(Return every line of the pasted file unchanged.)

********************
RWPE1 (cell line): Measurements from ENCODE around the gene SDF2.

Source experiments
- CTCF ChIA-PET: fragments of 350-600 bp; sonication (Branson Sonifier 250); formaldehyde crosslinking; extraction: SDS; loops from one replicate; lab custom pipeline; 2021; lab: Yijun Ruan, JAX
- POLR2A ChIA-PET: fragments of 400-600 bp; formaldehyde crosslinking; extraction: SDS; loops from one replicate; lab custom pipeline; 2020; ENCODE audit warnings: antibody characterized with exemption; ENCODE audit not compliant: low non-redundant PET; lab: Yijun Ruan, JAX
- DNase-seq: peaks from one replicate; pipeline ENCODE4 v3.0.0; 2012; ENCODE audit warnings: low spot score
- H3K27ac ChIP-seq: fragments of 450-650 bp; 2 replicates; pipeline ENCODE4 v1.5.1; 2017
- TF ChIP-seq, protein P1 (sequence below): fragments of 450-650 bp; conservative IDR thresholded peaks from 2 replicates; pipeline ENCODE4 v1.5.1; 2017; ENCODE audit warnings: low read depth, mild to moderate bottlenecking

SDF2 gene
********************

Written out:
RWPE1 (cell line): Measurements from ENCODE around the gene SDF2.

Source experiments
- CTCF ChIA-PET: fragments of 350-600 bp; sonication (Branson Sonifier 250); formaldehyde crosslinking; extraction: SDS; loops from one replicate; lab custom pipeline; 2021; lab: Yijun Ruan, JAX
- POLR2A ChIA-PET: fragments of 400-600 bp; formaldehyde crosslinking; extraction: SDS; loops from one replicate; lab custom pipeline; 2020; ENCODE audit warnings: antibody characterized with exemption; ENCODE audit not compliant: low non-redundant PET; lab: Yijun Ruan, JAX
- DNase-seq: peaks from one replicate; pipeline ENCODE4 v3.0.0; 2012; ENCODE audit warnings: low spot score
- H3K27ac ChIP-seq: fragments of 450-650 bp; 2 replicates; pipeline ENCODE4 v1.5.1; 2017
- TF ChIP-seq, protein P1 (sequence below): fragments of 450-650 bp; conservative IDR thresholded peaks from 2 replicates; pipeline ENCODE4 v1.5.1; 2017; ENCODE audit warnings: low read depth, mild to moderate bottlenecking

SDF2 gene